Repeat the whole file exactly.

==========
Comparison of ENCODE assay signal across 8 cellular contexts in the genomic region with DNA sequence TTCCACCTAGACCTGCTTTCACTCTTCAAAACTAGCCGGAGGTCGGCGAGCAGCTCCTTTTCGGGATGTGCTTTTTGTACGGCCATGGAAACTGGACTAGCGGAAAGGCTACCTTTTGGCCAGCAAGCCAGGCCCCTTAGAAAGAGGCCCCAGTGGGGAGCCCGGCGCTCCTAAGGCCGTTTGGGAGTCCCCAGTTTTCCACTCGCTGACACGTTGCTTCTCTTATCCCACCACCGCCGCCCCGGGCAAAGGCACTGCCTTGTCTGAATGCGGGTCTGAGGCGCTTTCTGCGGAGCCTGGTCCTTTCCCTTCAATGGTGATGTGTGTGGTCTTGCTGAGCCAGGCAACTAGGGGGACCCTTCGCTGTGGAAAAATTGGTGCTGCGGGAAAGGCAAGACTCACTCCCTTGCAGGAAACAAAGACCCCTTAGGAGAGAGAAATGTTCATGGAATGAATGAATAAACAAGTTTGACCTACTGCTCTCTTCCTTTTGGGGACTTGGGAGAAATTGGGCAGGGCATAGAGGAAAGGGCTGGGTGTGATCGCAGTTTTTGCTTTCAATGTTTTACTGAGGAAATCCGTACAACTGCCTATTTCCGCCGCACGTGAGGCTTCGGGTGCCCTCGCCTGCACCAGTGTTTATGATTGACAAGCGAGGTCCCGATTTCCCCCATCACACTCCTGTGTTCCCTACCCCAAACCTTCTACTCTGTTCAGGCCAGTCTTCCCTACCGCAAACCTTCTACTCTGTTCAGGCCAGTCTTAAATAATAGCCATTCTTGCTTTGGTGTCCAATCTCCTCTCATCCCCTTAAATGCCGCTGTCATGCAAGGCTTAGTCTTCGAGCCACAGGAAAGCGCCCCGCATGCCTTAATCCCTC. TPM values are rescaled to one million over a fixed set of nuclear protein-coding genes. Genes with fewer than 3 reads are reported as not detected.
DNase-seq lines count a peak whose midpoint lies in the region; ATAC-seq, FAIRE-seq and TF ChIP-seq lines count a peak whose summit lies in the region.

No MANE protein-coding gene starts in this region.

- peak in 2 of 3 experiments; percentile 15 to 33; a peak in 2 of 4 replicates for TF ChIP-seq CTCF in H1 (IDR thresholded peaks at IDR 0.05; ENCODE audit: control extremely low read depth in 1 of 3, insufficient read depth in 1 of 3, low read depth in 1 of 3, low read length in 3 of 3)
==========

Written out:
Comparison of ENCODE assay signal across 8 cellular contexts in the genomic region with DNA sequence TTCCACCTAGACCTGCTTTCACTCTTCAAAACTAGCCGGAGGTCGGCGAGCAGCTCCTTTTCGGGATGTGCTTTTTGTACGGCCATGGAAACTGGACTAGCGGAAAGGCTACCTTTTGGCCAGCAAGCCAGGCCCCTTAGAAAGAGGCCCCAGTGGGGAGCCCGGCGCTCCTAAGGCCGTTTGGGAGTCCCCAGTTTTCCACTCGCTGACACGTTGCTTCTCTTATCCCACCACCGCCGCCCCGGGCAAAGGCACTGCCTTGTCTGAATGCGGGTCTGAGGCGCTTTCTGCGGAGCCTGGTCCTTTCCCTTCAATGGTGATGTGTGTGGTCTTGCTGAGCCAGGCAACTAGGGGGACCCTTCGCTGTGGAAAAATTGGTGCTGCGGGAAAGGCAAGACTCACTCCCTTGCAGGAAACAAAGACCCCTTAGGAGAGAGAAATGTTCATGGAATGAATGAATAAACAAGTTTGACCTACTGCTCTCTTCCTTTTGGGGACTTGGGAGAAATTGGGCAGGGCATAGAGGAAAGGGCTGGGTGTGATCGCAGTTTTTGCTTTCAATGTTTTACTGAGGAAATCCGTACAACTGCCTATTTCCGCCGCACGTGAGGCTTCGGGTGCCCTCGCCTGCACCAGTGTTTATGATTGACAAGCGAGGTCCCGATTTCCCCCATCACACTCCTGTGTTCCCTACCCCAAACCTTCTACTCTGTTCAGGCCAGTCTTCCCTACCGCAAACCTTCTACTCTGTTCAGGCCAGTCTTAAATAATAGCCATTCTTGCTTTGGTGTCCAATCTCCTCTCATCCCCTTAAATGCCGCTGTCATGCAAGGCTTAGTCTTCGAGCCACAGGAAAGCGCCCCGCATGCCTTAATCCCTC. TPM values are rescaled to one million over a fixed set of nuclear protein-coding genes. Genes with fewer than 3 reads are reported as not detected.
DNase-seq lines count a peak whose midpoint lies in the region; ATAC-seq, FAIRE-seq and TF ChIP-seq lines count a peak whose summit lies in the region.

No MANE protein-coding gene starts in this region.

- peak in 2 of 3 experiments; percentile 15 to 33; a peak in 2 of 4 replicates for TF ChIP-seq CTCF in H1 (IDR thresholded peaks at IDR 0.05; ENCODE audit: control extremely low read depth in 1 of 3, insufficient read depth in 1 of 3, low read depth in 1 of 3, low read length in 3 of 3)